Four-year-old roots of the three ginseng lines were collected from a commercial ginseng farm in West Virginia and transplanted to sandy loam soil beds at West Virginia University's agronomy farm. The plants were grown for 2 additional years before their roots were used as explants for in vitro culture. On harvesting roots, leaf tissues were also collected and stored at –80 °C for later use in RAPD analysis. Roots were rinsed with tap water and cut into two halves. One half was used as explants for in vitro culture and the other half for ginsenoside analysis of stock roots.

Explant preparation and in vitro culture.

Roots were surface-sterilized by immersing them in 70% ethanol for 1 min followed by a 15-min soak in 10% bleach solution added with a few drops of Tween 20 (polyoxyethlenesorbitan monolaurate) and finally rinsing them with sterilized distilled water. Explants were excised from roots using a stainless steel cylindrical core borer and cut into small discs of equal sizes (6 × 6 mm). The explants were then transferred into borosilicate glass culture tubes (25 × 150 mm) containing 20 mL of sterilized culture medium. The culture medium was Murashige and Skoog (Murashige and Skoog, 1962) supplemented with 30 g·L−1 sucrose, 2 mL·L−1 Plant Preservation Mixture (Plant Cell Technology, Washington, DC), 1.0 mg·L−1 2,4-D, 0.1 mg·L−1 kinetin, and 8 g·L−1 agar. The pH of the medium was adjusted to 5.8 before adding agar and autoclaving (121 °C and 105 kPa for 20 min). Explants were cultured in the dark for 12 weeks at 24 ± 1 °C and were transferred to fresh medium every 4 weeks. There were six replicates per ginseng line with five explants per replicate.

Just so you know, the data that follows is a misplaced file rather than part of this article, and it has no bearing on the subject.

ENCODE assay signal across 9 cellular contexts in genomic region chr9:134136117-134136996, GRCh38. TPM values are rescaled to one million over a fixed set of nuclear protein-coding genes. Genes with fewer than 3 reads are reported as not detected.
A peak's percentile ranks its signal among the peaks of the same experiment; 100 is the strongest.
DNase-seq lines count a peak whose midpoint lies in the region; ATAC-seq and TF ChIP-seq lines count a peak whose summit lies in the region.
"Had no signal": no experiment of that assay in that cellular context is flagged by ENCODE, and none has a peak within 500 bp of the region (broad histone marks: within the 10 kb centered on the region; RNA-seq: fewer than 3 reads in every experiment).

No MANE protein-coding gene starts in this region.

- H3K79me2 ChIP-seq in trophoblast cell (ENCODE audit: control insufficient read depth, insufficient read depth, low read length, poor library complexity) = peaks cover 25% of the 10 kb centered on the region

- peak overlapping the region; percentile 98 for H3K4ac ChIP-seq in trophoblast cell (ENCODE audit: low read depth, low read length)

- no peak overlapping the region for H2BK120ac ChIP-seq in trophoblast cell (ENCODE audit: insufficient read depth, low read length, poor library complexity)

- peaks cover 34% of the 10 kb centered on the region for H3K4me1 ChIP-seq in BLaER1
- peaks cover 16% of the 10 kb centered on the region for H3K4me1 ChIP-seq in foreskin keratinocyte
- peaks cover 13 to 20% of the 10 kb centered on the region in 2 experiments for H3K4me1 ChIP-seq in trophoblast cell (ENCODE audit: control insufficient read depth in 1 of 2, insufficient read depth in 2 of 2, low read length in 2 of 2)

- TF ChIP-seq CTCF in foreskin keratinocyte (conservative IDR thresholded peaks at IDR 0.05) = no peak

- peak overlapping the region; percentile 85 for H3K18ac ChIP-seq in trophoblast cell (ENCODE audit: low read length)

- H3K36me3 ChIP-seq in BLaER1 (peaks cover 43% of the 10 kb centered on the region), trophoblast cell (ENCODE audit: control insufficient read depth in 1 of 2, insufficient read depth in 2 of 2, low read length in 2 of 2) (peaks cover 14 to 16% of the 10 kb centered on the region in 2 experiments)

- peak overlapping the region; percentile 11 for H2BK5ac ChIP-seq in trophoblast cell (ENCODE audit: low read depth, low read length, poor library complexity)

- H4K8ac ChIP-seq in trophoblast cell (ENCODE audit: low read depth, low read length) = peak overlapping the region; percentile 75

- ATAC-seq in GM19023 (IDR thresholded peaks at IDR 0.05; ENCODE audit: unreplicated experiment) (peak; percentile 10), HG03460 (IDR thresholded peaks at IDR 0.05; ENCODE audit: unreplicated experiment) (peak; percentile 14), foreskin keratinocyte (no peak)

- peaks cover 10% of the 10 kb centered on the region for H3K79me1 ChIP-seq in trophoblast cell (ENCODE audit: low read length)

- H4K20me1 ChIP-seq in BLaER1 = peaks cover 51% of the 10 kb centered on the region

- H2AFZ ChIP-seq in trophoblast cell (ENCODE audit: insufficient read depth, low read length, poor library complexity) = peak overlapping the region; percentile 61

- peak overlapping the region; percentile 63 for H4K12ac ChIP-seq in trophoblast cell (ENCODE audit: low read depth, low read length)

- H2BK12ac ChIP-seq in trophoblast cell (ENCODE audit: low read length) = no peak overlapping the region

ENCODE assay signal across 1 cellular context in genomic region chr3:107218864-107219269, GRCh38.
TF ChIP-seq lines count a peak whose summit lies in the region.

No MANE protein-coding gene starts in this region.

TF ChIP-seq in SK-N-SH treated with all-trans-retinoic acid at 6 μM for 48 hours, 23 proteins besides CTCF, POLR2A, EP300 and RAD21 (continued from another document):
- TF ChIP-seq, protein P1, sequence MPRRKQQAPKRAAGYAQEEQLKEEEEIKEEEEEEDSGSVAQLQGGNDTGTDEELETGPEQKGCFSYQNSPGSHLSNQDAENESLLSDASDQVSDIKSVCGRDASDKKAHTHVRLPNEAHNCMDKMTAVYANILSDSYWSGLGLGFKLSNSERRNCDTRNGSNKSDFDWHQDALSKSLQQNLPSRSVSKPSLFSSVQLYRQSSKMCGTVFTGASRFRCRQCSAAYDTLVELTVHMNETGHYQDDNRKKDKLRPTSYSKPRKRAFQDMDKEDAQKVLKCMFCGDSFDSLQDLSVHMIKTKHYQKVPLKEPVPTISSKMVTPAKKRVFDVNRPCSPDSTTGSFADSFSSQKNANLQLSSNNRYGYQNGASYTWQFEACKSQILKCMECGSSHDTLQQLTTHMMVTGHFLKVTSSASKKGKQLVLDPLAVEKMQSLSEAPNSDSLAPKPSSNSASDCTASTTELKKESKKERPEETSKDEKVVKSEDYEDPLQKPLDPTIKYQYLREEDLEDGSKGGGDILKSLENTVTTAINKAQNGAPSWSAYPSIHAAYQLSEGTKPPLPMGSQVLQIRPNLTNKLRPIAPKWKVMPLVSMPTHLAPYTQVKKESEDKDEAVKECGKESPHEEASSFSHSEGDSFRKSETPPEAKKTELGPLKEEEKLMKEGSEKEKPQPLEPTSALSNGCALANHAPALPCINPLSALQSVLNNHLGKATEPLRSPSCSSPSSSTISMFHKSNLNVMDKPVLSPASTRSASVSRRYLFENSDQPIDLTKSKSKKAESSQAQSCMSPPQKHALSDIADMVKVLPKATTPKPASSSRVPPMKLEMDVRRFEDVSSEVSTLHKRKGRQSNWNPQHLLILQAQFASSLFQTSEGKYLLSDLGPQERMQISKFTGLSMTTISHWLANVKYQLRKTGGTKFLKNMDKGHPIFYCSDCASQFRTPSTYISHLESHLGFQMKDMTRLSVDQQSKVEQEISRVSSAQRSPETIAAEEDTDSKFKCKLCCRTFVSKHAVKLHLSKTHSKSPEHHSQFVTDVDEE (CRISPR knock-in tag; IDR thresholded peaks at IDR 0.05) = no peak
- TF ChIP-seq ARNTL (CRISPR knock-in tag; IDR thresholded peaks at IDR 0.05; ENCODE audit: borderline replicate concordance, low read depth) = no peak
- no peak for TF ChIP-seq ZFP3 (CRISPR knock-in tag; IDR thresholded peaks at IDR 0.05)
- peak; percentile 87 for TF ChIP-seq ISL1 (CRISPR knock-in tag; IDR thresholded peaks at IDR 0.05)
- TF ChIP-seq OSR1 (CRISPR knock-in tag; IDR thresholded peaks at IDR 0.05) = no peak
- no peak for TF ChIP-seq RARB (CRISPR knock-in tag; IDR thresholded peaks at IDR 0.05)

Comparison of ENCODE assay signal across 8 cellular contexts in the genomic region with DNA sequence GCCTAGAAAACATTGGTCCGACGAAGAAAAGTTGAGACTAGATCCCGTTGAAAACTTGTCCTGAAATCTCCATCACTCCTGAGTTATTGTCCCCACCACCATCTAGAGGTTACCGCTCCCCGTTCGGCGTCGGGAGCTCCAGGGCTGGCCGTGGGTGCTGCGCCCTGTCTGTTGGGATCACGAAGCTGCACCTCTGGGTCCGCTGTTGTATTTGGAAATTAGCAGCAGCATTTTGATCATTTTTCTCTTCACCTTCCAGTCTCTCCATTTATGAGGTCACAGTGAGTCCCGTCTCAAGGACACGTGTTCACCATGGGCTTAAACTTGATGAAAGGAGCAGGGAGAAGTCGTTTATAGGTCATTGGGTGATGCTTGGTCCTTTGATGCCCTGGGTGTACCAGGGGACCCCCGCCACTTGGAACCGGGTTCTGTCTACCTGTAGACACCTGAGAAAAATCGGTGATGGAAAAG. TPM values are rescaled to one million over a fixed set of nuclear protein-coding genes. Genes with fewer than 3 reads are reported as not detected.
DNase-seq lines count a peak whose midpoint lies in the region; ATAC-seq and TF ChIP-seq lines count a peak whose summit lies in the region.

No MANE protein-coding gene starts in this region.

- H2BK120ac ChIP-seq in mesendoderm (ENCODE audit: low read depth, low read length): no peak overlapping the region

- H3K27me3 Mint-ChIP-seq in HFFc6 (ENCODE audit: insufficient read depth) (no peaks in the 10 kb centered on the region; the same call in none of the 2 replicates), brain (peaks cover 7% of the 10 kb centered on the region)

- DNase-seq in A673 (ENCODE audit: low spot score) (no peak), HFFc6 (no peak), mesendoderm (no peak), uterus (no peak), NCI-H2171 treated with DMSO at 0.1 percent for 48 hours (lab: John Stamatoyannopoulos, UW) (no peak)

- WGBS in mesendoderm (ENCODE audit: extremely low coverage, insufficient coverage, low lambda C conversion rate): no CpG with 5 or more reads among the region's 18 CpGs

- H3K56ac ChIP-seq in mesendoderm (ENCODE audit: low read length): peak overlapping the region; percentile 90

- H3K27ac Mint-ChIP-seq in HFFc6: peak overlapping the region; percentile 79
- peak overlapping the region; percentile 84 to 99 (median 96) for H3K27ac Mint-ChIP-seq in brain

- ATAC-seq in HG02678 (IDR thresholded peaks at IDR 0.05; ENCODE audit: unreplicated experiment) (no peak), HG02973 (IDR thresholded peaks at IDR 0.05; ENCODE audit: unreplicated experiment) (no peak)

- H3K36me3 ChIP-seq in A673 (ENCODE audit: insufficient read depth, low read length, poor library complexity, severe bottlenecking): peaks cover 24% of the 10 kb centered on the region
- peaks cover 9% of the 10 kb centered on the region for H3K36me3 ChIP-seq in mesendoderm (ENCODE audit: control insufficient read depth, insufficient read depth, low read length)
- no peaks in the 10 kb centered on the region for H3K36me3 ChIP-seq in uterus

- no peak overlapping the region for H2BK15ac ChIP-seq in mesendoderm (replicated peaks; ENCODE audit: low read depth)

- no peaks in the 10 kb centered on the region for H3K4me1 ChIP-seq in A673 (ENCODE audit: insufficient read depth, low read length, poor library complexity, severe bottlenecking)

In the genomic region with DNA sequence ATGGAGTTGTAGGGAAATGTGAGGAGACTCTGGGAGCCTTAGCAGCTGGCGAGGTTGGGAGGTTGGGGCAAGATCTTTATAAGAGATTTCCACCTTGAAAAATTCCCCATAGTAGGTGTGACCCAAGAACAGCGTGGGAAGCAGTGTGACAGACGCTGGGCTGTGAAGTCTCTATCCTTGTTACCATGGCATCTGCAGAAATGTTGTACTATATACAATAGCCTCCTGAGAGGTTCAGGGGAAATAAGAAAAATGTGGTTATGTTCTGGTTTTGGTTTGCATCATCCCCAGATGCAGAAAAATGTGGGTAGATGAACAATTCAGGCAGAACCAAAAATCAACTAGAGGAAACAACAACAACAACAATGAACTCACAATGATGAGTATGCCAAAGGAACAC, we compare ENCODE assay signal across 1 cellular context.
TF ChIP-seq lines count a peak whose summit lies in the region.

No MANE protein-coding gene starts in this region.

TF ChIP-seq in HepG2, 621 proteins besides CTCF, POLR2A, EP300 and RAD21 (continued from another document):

In vitro data collection and analysis.

Average time (days) it took explants to induce callus and percentage of explants of each ginseng line with callus tissues at Days 14, 21, and 28 was tabulated. After 12 weeks of culture, callus tissues were harvested, lyophilized, and their individual dry weights measured and averaged for each root replicate across each ginseng line. Also, the growth index of callus tissues was computed as:

DEU1

Data were analyzed using one-way analysis of variance in SAS (SAS Institute, Cary, NC) and Tukey's Studentized range test (P ≤ 0.05) was used for mean separation.

Ginsenosides extraction and high-performance liquid chromatography analysis.

Sample preparation and ginsenoside extraction followed the method of Schlag and McIntosh (2006) with slight modifications. The modification included re-extracting pellets at least once to maximize ginsenoside recovery. The high-performance liquid chromatography (HPLC) system used was a Waters model 626 separation module (Milford, MA) equipped with a Tunable Absorbance Detector (Waters 486), an autosampler (Waters 717 plus), and Waters Empower software. Ginsenoside separation was carried out in an Atlantis® T3 column (5 μm, 250 × 4.6 mm) with an Atlantis® T3 guard cartridge (5 μm, 4.6 × 20 mm) (Waters Inc.). Twenty microliters of sample or ginsenoside standards solution was injected into the column and eluted at room temperature at a constant flow rate of 1.2 mL·min−1. The mobile phase consisted of solvent A (100% water) and solvent B (100% acetonitrile). A mobile phase gradient was based on that of Wang et al. (2006) with slight modifications to ensure good separation of ginsenoside peaks with our HPLC system. The gradient elution started with 80% solvent A and 20% solvent B for the first 20 min, changed to 74% A and 26% B from 20 to 29 min, changed to 66% A and 34% B from 29 to 43 min, changed to 64% A and 36% B from 43 to 47 min, then changed to 57% A and 43% B from 47 to 54 min, and lastly to 5% A and 95% B from 54 to 59 min. The ultraviolet detection wavelength was set at 203 nm.

Identification and quantification of ginsenosides.